Maintaining that both the nation as well as Congress followed a "middle path" and it will remain so, Dwivedi said, "how much ever you try to deflect it from that path, it has not succeeded and it will not succeed.

"It is better that both India and Congress function in tandem. Congress will not remain Congress if it does not tread the middle path. It has represented India for last 128 years because of this virtue which is all inclusive."

The reticent party leader spoke at length giving insight into the thinking of a section of the party that pitches for bringing in the lost 'glory' of Congress.

Asked whether Congress should be practising alliance politics or focus on long term building of party, he remarked, "My personal opinion is the latter. But when you are part of an organisation, then the democratic norm is that we go by the opinion of the majority".

Asked about the party's apparent urge to align with all sorts of parties, Dwivedi said "no such decision has been taken so far that you can form any such opinion".

He expressed anguish that no political party these days has the "self confidence and the patience" to sit in the opposition and "dream big" and work for fulfilling the dream.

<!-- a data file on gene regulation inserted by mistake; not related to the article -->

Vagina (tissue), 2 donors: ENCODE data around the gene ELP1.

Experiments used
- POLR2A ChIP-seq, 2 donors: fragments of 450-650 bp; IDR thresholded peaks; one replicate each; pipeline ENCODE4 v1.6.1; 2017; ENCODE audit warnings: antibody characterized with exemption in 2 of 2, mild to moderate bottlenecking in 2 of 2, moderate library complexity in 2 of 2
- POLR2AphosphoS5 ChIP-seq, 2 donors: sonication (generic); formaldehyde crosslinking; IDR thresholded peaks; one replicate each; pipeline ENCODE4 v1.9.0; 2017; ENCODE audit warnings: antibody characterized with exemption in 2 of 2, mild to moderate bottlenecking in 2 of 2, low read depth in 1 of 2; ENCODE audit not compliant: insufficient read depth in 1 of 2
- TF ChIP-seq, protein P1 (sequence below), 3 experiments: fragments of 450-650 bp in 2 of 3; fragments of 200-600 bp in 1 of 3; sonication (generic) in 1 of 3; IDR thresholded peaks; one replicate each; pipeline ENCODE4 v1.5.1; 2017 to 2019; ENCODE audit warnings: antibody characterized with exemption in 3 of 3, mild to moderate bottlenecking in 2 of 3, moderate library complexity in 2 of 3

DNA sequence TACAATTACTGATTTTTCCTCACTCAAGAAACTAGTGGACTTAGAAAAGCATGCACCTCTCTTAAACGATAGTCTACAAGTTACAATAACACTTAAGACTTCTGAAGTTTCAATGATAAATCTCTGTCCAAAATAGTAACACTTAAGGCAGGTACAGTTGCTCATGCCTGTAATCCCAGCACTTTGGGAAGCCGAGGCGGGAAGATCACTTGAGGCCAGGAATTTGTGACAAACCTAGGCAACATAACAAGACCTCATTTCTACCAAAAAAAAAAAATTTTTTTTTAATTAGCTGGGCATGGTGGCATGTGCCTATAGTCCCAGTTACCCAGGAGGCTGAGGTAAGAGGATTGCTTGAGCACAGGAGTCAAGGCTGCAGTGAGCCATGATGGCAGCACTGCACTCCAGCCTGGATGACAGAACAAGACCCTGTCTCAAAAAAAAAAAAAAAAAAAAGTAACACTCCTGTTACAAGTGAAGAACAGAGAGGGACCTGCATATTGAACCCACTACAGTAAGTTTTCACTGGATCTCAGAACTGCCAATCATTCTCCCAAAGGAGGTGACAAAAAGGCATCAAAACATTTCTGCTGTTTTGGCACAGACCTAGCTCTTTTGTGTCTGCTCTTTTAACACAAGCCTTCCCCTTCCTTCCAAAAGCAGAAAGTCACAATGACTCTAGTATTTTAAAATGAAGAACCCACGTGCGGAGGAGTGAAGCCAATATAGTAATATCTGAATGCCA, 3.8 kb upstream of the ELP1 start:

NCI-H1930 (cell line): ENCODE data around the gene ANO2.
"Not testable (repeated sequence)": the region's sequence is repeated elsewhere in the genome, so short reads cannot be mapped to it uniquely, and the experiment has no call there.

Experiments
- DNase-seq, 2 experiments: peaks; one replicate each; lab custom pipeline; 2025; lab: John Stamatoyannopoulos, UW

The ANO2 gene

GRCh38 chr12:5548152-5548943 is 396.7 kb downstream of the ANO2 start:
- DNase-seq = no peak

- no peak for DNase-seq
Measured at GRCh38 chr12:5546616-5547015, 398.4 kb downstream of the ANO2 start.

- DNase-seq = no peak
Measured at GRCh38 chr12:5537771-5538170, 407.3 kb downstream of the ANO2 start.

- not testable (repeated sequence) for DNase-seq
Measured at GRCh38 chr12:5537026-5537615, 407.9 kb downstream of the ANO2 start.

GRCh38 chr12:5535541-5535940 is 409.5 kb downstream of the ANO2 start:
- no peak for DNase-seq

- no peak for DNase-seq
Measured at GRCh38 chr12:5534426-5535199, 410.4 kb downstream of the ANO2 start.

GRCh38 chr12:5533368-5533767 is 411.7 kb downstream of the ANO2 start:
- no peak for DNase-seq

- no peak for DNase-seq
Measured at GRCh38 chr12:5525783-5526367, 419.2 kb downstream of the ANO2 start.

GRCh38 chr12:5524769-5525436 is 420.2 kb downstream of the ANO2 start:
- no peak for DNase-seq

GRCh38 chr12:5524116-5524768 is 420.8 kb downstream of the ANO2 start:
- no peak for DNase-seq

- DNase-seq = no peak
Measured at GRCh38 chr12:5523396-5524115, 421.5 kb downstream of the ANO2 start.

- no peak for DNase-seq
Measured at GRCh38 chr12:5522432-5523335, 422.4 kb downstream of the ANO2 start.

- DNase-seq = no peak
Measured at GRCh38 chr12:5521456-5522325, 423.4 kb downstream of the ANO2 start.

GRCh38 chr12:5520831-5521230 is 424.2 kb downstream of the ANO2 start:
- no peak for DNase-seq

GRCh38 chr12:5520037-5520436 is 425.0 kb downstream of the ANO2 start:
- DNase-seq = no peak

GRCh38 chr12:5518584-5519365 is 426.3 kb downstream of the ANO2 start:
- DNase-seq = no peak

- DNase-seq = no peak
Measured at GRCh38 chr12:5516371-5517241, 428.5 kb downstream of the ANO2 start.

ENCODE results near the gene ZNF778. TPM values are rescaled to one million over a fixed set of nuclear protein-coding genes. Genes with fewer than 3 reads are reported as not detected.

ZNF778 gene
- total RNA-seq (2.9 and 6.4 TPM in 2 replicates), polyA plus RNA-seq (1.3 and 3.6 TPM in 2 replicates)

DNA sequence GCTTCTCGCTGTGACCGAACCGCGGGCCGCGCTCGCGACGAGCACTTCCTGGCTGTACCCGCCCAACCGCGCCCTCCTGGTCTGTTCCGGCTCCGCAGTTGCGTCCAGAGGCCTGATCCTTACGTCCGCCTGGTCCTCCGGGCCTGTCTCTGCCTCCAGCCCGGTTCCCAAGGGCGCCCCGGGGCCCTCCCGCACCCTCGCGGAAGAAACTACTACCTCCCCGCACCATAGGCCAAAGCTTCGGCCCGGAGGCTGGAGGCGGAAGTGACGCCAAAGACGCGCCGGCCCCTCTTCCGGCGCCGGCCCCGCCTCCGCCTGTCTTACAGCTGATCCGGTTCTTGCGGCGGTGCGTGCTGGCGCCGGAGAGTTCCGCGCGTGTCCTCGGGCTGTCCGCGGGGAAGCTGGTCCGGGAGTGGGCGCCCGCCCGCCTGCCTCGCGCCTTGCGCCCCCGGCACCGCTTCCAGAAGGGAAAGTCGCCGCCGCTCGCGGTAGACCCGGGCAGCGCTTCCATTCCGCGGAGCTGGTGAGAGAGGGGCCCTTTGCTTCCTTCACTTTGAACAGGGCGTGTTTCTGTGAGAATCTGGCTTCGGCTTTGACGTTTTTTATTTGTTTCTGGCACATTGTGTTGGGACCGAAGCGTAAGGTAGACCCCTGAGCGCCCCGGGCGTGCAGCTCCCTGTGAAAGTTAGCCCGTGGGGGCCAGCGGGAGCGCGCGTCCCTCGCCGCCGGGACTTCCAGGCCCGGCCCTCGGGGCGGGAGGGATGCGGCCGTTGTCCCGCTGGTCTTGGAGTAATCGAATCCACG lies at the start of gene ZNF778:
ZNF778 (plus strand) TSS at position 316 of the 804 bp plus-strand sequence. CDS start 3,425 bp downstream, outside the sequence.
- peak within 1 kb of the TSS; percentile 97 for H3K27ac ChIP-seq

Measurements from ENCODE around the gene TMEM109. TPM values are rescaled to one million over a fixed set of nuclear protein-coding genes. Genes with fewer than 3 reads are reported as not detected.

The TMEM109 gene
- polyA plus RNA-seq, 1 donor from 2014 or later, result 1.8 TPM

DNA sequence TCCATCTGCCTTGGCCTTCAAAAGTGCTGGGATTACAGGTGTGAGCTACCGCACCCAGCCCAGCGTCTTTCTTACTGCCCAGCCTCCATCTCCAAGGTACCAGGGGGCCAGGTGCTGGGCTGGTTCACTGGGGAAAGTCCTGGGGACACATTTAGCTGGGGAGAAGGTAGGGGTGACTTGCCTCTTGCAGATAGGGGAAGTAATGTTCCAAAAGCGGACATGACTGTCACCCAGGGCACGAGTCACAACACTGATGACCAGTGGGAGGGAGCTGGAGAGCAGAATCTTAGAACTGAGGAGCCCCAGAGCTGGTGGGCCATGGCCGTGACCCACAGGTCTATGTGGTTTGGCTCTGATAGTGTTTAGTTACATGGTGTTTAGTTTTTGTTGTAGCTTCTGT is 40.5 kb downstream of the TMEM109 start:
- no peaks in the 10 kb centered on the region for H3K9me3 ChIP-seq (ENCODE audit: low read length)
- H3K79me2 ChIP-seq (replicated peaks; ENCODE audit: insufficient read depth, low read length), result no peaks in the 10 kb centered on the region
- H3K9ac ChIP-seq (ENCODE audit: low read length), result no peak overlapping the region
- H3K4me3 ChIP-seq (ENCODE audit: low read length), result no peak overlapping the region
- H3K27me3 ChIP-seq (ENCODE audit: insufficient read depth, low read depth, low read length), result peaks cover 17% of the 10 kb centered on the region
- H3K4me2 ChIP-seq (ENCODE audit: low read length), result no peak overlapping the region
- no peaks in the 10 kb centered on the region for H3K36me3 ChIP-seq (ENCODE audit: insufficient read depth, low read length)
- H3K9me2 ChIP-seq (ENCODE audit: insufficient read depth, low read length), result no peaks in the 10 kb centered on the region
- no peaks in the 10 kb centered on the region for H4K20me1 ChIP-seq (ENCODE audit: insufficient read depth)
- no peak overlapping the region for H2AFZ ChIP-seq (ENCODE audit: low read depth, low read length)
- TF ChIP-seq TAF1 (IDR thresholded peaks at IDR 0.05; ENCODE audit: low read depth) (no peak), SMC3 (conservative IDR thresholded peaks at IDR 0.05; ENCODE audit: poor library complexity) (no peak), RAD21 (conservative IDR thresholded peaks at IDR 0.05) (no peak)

At the outset, he made it clear that though he was speaking as party General Secretary, some of the views he has expressed were the ones he has pitched for in the party.

Talking about the issues of leadership in parties at length, the 68-year-old leader lamented, "Now leadership does not emerge. It is created. One who has the ability to force out others is considered fit to lead. This difficulty is in all parties."

He said that this problem has arisen because in politics, money and connections have now become important than work, dedication and sacrifice.

"Earlier people used to get position after some hard work and sacrifice. Now people get so much immediately because of other reasons and no political party is untouched by this malaise," Dwivedi said.

"Politics is a game of possibilities and sometimes it is a game of impossibilities... that means what sort of dream you see and what cost you are prepared to pay for that great dream.

 "It is sad that dreams seem to have been lost. I sometimes feel we are losing our dreams. To see such dreams and to realise them in life, one has to take risks. The question is how many people are ready to take those risks," Dwivedi said.